Zac Taylor is always preaching about altering the culture of the Cincinnati Bengals, but is it changing in a good or bad way?
As every member of the orange and black faithful is aware, the Cincinnati Bengals’ culture has taken some twists and turns recently. Instances ranging from discrete reports to full-blown meltdowns have generated plenty of headlines this season.
A few players have decided to post messages on social media voicing their frustration. Most notably, Darius Phillips and Shawn Williams seemed to take some shots at the Bengals on Twitter, but have since deleted those tweets.
To make matters worse, when Cincinnati was playing Baltimore, the camera caught A.J. Green possibly saying that he wants to be traded, but he has since denied those accusations.
Of course, the main player causing havoc in the Bengals locker room is (was) veteran Carlos Dunlap. The former franchise cornerstone has made it clear that he doesn’t agree with the Bengals’ future plans. Instead of taking more of a professional approach to the situation, Dunlap went the Antonio Brown route, posting everything on social media, upsetting fans, and teammates.
The saga came to an end on Wednesday as the team opted to deal the disgruntled defensive end to Seattle. For all the preaching Zac Taylor does about his culture, there sure seems to be plenty of disapproving players.
Zac Taylor certainly still has some support in the locker room
While there have been plenty of players voicing their concerns, Taylor certainly still has support within the locker room. Tyler Boyd, along with a bevy of other players, quickly called out the now-departed Dunlap after post-game antics last week.
Dunlap got into an argument with defensive line coach Nick Eason. It was a heated enough exchange for Dunlap to list his Ohio property for sale on social media.
Bengals veteran Giovanni Bernard and second-year player Germaine Pratt were two of the most prominent voices to chime in on the Dunlap situation. Pratt sent out a tweet saying “Talk less do more”. While this tweet isn’t directed at Dunlap, I think it’s safe to say that Pratt is calling him out.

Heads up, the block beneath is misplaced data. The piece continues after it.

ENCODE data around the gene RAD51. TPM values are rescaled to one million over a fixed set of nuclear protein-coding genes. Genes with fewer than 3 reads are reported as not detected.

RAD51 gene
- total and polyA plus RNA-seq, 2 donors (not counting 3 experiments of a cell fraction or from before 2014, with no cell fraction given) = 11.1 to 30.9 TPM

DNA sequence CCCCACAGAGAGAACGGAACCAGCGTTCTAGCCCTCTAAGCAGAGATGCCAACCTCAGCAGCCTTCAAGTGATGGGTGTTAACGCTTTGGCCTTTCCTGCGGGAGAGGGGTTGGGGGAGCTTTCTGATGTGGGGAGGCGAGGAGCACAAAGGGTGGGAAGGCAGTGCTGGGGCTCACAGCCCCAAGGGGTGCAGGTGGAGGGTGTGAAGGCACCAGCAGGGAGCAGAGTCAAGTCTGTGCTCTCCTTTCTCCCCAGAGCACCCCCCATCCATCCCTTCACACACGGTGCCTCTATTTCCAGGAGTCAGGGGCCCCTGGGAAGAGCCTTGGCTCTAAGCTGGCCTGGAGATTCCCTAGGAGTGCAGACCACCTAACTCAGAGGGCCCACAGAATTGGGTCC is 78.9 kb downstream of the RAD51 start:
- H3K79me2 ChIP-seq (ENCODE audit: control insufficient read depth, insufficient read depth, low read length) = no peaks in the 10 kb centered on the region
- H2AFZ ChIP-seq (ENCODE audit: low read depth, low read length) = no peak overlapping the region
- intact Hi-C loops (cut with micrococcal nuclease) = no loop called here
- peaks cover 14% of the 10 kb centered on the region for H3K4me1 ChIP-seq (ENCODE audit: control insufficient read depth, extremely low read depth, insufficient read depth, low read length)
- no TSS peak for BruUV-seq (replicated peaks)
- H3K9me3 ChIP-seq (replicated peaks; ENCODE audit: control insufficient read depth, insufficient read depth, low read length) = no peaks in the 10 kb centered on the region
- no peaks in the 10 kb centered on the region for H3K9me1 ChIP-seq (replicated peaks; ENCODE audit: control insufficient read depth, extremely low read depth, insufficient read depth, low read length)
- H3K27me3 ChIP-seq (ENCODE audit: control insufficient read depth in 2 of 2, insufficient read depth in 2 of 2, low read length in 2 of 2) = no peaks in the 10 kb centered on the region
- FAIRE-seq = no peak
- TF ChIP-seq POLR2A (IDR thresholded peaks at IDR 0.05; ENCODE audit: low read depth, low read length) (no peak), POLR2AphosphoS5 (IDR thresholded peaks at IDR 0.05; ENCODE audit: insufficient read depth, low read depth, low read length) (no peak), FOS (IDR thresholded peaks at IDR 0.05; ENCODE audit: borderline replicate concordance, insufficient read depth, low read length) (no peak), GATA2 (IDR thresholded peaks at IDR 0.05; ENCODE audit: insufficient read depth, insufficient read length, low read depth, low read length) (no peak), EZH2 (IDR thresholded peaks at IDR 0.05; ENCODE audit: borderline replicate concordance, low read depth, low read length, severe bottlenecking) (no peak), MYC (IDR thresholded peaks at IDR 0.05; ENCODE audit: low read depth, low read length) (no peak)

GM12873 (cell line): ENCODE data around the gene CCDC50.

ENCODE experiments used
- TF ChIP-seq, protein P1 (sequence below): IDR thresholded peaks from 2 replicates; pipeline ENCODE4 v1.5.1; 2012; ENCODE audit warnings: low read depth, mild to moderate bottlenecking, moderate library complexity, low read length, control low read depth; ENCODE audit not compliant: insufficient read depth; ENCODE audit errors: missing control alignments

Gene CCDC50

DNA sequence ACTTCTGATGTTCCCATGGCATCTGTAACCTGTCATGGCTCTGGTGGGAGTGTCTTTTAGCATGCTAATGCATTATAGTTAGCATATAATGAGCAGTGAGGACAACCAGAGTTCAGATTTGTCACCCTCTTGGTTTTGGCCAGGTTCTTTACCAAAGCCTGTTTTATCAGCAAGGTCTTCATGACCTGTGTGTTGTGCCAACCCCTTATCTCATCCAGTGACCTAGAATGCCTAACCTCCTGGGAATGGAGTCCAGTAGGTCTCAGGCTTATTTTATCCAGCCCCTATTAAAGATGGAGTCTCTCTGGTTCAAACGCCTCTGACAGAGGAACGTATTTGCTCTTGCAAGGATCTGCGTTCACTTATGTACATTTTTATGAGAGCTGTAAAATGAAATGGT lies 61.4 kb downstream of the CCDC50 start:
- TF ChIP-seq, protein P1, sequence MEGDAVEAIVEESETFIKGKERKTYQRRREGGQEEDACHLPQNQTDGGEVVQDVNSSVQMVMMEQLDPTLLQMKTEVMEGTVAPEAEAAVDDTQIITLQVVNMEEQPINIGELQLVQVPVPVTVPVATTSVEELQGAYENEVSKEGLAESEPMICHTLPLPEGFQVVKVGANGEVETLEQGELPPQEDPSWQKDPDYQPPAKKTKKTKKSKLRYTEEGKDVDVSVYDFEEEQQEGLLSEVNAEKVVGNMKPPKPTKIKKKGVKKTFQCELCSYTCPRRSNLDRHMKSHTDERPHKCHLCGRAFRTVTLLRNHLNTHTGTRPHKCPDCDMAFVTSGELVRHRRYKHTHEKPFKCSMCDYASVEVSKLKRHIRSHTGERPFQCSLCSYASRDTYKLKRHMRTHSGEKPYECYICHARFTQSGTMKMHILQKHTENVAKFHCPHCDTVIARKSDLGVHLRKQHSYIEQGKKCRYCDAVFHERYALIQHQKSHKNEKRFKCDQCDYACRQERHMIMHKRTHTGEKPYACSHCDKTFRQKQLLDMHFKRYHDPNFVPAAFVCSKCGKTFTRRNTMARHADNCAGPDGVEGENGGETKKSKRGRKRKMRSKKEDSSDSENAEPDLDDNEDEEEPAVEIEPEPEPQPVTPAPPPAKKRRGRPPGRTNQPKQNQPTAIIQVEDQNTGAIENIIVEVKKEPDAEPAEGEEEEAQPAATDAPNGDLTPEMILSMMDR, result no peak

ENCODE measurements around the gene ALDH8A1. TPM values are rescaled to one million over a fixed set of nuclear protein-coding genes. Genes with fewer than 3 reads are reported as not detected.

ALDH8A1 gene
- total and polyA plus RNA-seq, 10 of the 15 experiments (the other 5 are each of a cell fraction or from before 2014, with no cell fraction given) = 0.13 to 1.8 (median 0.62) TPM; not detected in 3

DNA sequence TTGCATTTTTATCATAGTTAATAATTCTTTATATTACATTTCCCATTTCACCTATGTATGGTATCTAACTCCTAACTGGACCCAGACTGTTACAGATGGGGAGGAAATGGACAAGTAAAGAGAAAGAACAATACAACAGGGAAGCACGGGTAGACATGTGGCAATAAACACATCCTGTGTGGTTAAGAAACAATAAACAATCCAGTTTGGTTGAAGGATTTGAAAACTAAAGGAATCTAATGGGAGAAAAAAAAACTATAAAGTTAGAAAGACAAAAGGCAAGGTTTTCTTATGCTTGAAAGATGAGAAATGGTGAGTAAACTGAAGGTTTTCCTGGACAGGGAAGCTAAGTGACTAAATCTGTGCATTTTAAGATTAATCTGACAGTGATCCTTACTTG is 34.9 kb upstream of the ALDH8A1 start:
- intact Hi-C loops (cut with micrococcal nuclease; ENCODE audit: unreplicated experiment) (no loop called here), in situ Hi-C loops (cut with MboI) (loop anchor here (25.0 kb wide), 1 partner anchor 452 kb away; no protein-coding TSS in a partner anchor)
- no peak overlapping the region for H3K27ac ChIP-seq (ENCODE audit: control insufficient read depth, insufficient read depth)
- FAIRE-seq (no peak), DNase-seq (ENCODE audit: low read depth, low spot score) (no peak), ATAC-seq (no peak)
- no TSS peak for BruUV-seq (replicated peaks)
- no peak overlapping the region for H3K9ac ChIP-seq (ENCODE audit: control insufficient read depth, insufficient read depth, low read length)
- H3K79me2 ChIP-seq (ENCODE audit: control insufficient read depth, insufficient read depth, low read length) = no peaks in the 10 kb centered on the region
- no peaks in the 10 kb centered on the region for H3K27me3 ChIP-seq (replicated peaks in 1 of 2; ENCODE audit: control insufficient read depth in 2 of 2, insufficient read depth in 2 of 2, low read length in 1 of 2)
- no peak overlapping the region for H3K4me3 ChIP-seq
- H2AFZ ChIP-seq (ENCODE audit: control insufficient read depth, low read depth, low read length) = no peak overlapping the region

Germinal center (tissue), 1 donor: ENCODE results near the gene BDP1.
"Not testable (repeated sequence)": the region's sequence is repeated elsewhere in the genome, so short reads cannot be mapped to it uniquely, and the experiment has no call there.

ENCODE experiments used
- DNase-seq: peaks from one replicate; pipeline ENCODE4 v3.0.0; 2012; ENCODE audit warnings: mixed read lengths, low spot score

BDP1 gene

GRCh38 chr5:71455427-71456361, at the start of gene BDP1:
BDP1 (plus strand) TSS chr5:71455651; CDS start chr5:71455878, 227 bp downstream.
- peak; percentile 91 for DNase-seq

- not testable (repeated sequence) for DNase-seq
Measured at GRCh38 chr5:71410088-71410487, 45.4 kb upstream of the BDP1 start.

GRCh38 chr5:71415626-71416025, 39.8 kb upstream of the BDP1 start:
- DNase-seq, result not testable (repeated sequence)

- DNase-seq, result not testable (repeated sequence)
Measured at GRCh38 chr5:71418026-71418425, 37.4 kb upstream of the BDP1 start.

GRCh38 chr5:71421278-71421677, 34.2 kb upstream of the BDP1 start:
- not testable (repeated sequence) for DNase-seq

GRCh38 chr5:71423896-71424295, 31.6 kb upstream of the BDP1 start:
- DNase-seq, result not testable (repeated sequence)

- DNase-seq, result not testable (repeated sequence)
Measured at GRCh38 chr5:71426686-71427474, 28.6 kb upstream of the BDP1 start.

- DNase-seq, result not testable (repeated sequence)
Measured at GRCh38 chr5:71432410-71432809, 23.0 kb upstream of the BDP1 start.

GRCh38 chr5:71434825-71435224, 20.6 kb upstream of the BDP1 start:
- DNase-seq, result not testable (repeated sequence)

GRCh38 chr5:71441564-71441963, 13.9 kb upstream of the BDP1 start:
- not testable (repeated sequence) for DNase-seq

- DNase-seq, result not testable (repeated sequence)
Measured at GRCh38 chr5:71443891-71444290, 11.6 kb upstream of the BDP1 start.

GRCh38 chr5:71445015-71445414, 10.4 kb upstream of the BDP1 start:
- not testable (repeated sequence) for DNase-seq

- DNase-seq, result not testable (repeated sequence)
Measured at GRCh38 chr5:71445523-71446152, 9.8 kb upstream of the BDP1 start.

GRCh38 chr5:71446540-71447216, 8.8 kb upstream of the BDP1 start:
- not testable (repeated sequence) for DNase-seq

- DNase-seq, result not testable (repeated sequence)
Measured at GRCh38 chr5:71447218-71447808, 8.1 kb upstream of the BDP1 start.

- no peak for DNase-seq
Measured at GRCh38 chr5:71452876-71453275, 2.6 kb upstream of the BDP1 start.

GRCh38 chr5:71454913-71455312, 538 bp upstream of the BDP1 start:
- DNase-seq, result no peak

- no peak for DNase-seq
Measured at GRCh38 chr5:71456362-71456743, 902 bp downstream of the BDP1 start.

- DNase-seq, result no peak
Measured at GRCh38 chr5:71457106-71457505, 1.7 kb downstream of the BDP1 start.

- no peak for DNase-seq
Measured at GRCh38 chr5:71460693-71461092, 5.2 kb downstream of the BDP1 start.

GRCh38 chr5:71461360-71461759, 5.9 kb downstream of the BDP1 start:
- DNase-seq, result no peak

Giovanni Bernard, being the class act he is, had this to say about the Dunlap situation,
"I’ve always been a firm believer in everything that coach Taylor has been doing around this organization. It breaks my heart just to know he’s had a lot to deal with…I just want to win for him… we know the type of team we have and we just have to worry about the guys that are here day in and day out, putting in the work.”"
Bernards comments prove that while there is undeniably a class of players pushing back against Taylor, there is an equally prominent group supporting him as well.
Zac Taylor’s offense seems to be clicking!
Despite the tug-of-war going on behind the scenes, it’s not all bad for Taylor. After some rough play calling, particularly in the red-zone, his offense is beginning to find its footing.
The Bengals are averaging 23.3 points per game, and they have scored 30 points in three games this season. Perhaps the offensive genius that was promised with the hire of the Sean McVay understudy is beginning to shine through.
Joe Burrow is also thriving in Taylor’s offense, as he is third in the NFL in passing yards with 2,023 yards as a rookie. This is no small feat, considering Burrow rarely has any time in the pocket and he had to deal with unprecedented circumstances this offseason.
There’s plenty of uncertainty in the Queen City right now, but the offense has an upward projection.
Zac Taylor has had a historically bad start to his tenure
In Taylor’s first 23 games as a head coach, he has an ugly 3 wins, 19 losses, and 1 tie. Only two other NFL coaches have done worse than Zac Taylor in their first 23 games.
The historically bad company Taylor is sharing happens to be John McKay, coach of the (1976-77) Tampa Bay Buccaneers and Jim Ringo coach of the (1976-77) Buffalo Bills. Ringo had three wins in his first 23 games, while McKay had zero.
Taylor has also notoriously struggled to win close games. In one-score contests, he has a 1-12-1 record. No matter what the surrounding circumstances are, you just simply can’t lose that many close games in the NFL and expect to keep your job.
The defense never seems to be able to get a stop in big-time moments
The Cincinnati defense has had multiple opportunities to redeem themselves, needing just one stop to change the outcome of a game.
One of their most notable blunders came against Philadelphia. The unit simply needed to prevent a touchdown to escape with a victory. True to form, the defense ended up folding and allowed Carson Wentz to run into the end-zone, forcing overtime, and ultimately resulted in an ugly tie.
In Cleveland, Cincinnati’s defense had another chance to get a big stop and win the game. Instead, they did the opposite. The Browns had just over one minute left in the game, and they needed to march down the entire field to win the game. Unsurprisingly, that’s exactly what Baker Mayfield and co. did. Another heroic performance from Joe Burrow down the drain.
Zac Taylor and the Bengals might want to look at firing defensive coordinator Lou Anarumo. If Taylor doesn’t fire Lou and the defense continues to lose games for Cincinnati, then Mike Brown and the front office might move on from both of them, either this season or next.
As the Bengals continue through the 2020 campaign, Taylor must build on the things he’s succeeding at while also vastly improving in the areas he’s struggling in. If results don’t come soon, the Taylor era could be over earlier than anticipated.